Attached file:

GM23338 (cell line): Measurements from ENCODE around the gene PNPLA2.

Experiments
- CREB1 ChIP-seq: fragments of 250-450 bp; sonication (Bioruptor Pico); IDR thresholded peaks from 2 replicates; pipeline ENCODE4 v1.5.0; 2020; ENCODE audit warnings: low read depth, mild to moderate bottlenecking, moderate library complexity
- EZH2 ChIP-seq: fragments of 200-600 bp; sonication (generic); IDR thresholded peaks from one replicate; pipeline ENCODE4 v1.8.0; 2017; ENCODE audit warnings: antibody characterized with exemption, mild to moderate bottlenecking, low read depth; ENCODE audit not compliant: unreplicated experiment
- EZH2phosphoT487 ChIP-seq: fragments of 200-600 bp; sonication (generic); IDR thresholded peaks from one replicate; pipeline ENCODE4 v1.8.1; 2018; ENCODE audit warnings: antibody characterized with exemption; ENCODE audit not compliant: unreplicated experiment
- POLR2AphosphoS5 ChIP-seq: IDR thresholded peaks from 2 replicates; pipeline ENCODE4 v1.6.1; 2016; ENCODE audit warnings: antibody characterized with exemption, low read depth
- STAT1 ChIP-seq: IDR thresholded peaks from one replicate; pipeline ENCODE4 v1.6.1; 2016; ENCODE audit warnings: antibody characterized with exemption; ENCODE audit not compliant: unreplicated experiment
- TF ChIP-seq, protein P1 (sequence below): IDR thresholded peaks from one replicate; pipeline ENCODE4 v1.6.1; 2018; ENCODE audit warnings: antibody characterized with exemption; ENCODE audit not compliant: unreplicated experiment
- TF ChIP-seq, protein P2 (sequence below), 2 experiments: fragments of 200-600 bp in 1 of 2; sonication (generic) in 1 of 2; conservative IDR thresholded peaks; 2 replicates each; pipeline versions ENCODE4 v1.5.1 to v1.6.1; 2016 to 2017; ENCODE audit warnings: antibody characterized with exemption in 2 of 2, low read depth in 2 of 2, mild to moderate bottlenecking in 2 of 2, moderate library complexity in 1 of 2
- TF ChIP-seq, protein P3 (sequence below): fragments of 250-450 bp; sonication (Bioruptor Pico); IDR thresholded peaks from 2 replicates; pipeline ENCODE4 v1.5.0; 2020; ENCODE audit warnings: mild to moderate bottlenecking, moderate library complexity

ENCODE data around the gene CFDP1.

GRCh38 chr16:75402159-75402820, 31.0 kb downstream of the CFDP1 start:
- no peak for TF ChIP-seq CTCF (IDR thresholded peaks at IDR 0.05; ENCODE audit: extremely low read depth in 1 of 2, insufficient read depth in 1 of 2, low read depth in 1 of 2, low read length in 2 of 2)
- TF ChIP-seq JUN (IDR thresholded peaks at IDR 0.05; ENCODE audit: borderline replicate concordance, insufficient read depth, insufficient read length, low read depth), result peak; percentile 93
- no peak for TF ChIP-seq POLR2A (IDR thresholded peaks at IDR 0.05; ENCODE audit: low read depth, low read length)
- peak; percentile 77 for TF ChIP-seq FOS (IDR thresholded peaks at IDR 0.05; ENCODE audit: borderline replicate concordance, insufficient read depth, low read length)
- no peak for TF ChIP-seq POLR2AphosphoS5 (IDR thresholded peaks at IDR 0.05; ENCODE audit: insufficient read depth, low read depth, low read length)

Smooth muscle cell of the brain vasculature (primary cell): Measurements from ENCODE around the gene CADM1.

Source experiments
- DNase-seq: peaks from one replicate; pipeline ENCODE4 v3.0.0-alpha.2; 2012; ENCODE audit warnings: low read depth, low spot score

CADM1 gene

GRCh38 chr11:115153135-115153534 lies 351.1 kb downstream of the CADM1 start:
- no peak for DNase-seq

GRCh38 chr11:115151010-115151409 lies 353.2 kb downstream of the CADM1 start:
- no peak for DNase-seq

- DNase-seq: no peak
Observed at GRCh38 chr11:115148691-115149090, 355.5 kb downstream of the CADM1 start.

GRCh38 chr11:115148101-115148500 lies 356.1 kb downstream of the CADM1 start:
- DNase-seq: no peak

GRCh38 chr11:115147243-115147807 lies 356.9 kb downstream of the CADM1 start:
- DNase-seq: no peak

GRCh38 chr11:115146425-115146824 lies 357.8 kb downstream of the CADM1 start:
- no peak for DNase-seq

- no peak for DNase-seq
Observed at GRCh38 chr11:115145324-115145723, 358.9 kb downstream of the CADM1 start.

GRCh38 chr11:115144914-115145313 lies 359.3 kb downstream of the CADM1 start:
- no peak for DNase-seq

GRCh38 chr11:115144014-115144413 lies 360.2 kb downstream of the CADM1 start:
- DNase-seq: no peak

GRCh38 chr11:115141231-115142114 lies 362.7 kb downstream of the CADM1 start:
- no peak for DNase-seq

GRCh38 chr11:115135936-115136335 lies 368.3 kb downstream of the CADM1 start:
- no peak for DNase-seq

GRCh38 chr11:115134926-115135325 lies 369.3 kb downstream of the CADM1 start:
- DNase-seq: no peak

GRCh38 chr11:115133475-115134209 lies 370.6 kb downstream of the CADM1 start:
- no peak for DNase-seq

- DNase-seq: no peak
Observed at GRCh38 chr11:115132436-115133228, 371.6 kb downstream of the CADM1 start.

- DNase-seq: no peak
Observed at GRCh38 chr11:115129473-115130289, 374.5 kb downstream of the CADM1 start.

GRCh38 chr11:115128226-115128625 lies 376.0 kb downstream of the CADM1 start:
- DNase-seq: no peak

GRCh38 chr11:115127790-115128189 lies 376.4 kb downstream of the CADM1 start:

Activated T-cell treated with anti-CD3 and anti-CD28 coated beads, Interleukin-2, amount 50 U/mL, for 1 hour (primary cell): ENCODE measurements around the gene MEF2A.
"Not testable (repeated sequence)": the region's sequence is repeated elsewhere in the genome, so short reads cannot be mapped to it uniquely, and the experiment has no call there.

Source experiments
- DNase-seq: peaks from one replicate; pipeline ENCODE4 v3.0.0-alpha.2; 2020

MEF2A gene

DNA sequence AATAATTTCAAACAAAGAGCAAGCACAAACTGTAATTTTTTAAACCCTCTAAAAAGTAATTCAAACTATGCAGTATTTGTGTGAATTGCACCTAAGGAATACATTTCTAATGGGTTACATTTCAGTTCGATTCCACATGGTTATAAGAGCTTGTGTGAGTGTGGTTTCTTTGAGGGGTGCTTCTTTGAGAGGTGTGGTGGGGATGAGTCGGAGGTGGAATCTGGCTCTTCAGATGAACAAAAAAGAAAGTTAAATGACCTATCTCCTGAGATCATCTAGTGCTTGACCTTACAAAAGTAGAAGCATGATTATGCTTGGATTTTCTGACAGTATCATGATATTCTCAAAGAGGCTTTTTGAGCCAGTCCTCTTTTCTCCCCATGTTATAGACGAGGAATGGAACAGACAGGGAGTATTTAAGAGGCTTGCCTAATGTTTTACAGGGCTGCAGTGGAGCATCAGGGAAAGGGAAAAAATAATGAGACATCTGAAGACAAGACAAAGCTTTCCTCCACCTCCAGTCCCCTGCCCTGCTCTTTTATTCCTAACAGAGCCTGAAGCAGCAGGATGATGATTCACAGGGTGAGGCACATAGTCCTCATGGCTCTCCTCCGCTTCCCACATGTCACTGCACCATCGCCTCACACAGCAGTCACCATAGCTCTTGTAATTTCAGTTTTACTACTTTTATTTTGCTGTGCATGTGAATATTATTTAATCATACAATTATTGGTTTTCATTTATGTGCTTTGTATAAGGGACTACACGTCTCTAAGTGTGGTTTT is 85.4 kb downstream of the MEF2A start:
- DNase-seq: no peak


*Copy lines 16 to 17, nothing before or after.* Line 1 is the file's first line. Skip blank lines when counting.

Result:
- peak; percentile 77 for TF ChIP-seq FOS (IDR thresholded peaks at IDR 0.05; ENCODE audit: borderline replicate concordance, insufficient read depth, low read length)
- no peak for TF ChIP-seq POLR2AphosphoS5 (IDR thresholded peaks at IDR 0.05; ENCODE audit: insufficient read depth, low read depth, low read length)